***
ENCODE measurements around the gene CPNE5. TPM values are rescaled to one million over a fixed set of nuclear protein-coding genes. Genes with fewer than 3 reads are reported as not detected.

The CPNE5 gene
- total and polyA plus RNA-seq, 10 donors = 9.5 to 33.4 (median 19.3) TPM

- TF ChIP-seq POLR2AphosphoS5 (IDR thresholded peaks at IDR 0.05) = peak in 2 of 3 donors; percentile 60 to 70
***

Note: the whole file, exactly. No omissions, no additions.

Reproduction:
ENCODE measurements around the gene CPNE5. TPM values are rescaled to one million over a fixed set of nuclear protein-coding genes. Genes with fewer than 3 reads are reported as not detected.

The CPNE5 gene
- total and polyA plus RNA-seq, 10 donors = 9.5 to 33.4 (median 19.3) TPM

- TF ChIP-seq POLR2AphosphoS5 (IDR thresholded peaks at IDR 0.05) = peak in 2 of 3 donors; percentile 60 to 70